A significant part of the dynamic history of the Bahama Islands, is associated with the ownership, sale and development of land.  The significance of control can often be traced through generational lines and social ties, which enabled access and advantages.  From the very first lease of the entire country to the Lord Proprietors, to the first mass migrations into the islands under formal British government, to the mass distribution of land to British Loyalists, to national independence in 1973, to crown land leased for tourist development – land in the Bahamas, has been of vital interest to both the prosperity and problems of the country.

One important aspect to land ownership, sale and development, which has been largely overlooked in Bahamian history, is that so much of land, has long been in the hands of private owners. It has been so ever since Governor John Murray Dunmore owned almost every acre of Hog Island in 1787.



From the mid 1700s, there was a growing and profitable real estate industry headquartered in Nassau on the island of New Providence. Generational owners of land held by their ancestors were offering vast amounts of acreage and properties for sale.  Huge acreages that were held as bits of paper locked away in safety deposit boxes and under mattress were being pulled out as the big land grab was underway. America and Europe were awakening to the new money making possibilities in the west indies as natural resources were exploited and the new tourism industry began to take off.

In 1925, one of the most successful real estate companies was F. R. Rae & Co. owned by Fernley Rattray Rae.  Through his maternal family line, Fernley Rattray Rae can be traced back, some one hundred and fifty years, to the Rattrays of Rock Sound, Eleuthera. Rock Sound, Eleuthera was first called New Portsmouth, Eleuthera.

The significance of the early Rattrays of Rock Sound is that they were slave owners.  After emancipation, part of the land was apportioned for the freed slaves to occupy. The apportioned land became known as Freetown.

The area called Freetown was later changed to Green Castle, Eleuthera.

The Lineage  of  Fernley Rattray Rae (1892-1984).

F. R. Rae was a Bahamian, born in Nassau on 2nd November 1892.

The Rattrays originally emigrated to the Bahamas from Scotland at the close of the 18th century. The Rattrays settled in New Portsmouth, Eleuthera later renamed Rock Sound, Eleuthera.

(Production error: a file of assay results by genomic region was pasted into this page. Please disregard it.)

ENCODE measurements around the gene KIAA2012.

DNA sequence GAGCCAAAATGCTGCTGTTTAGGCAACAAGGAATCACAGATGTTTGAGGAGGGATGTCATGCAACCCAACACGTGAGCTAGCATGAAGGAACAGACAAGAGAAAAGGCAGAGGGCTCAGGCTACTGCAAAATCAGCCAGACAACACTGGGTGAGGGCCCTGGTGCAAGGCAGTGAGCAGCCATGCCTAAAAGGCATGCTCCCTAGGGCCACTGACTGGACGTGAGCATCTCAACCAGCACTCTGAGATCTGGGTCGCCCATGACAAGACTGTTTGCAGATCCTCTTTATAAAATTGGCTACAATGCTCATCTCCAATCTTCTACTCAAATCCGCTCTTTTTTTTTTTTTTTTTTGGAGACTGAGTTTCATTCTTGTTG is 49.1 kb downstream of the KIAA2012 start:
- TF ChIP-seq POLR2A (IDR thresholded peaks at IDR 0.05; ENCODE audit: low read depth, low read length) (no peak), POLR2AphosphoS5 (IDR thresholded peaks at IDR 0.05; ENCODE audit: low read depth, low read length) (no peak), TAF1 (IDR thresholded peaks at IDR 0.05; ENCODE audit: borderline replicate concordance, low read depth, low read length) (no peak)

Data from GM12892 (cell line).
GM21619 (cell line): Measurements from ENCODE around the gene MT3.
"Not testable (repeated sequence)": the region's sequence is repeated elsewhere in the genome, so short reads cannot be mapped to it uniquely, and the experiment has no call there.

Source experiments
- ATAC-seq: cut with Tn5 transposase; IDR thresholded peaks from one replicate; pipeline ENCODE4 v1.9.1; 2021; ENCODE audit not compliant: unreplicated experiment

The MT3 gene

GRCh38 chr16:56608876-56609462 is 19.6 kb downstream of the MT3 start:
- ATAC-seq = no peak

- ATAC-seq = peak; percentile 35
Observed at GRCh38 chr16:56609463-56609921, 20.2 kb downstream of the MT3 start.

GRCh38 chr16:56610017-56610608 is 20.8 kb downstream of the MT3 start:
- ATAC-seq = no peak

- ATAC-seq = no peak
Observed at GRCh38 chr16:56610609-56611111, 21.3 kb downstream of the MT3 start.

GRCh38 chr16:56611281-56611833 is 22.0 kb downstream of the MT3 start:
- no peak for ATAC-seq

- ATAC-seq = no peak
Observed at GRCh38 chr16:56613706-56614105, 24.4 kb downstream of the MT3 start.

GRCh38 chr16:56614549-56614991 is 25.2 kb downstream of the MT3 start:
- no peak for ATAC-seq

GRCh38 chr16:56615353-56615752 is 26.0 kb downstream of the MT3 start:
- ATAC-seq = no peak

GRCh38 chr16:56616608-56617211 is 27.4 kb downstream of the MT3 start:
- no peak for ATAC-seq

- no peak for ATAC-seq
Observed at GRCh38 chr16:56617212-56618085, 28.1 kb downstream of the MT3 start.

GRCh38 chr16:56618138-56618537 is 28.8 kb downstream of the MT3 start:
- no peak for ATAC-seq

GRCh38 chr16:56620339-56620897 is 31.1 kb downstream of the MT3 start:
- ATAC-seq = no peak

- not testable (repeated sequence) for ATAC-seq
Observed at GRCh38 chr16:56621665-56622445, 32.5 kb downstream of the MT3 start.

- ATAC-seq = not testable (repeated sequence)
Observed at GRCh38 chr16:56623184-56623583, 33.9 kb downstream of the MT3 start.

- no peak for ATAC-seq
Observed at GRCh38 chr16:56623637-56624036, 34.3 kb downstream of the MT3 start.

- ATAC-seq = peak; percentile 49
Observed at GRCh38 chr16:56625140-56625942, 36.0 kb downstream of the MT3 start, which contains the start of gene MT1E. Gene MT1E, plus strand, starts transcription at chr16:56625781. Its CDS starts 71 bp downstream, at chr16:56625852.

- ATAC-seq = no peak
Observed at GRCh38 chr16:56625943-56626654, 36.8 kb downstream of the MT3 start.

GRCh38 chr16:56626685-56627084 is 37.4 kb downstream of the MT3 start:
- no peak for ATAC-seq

William “Buddy” Rattray

William was baptised 14 February, 1777 in Forfar, Angus, Scotland. William arrived in the Bahamas as a clerk for a Nassau mercantile house in 1795.

Will dated 12 Nov 1844 at New Portsmouth (Rock Sound), Eleuthera. Of Mount Rattray Estate on Eleuthera, Parish of St. Patrick. Probated 27 Dec 1853. (Bahamas records Book N4, page 163)

William “Buddy” Rattray married Mary (Knowles) Rattray

their marriage produced several children including:-

Son: James Sampson Rattray Sr. (1805 – 1880)

his marriage produced several children including:-

Son: James Sampson Rattray Jr. (1840 (Rock Sound, Eleuthera) – 1889 (Nassau))

his marriages produced several children including:-

Daughter: Elma Adele (Rattray) Rae (1869 (Nassau) – 1956 (Connecticut))

Elma later married James Maclure Rae  (1852 – 1919) who came from Greysouthen, Cumberland, England. 

Elma Adele Rattray was born on April 15, 1869, in Nassau, New Providence, Bahamas.  She had five sons with James McClure RAE between 1881 and 1907. Elma Adele Rattray died on September 30, 1956, in Hartford, Connecticut, at the age of 87.

James McClure Rae was a lawyer by profession and employed in the civil servant in Nassau.  He was admitted to the Bahamas Bar in 1877.  In less than a year he was appointed justice of the peace and resident justice and collector of revenue of the Crooked Island district. In 1880 he was assistant commissioner at the Turks and Caicos Islands. He eventually became a Stipendiary and Circuit Magistrate and served the country in this capacity for many years. He died 16 April 1919 in Nassau, Bahamas at 66 years of age.  He had five children with Elma Adele Rattray.

When Fernley Rattray RAE was born on November 2, 1892, in Nassau, New Providence, Bahamas, his father, James, was 39 and his mother, Elma, was 23.  Fernely was the eldest child.

Fernley Rattray Rae married Constance McClure Green and they had one daughter together. He left the Bahamas sometime in 1931 moving possibly to Connecticut. He applied to be a naturalised American citizen.

At the age of 81, Fernley married Grace Ethel Knowles age 73, on September 24, 1974, in Bloomfield, Connecticut.

He died on January 4, 1984, in Hobe Sound, Florida, at the age of 91, and was buried in Bloomfield, Connecticut.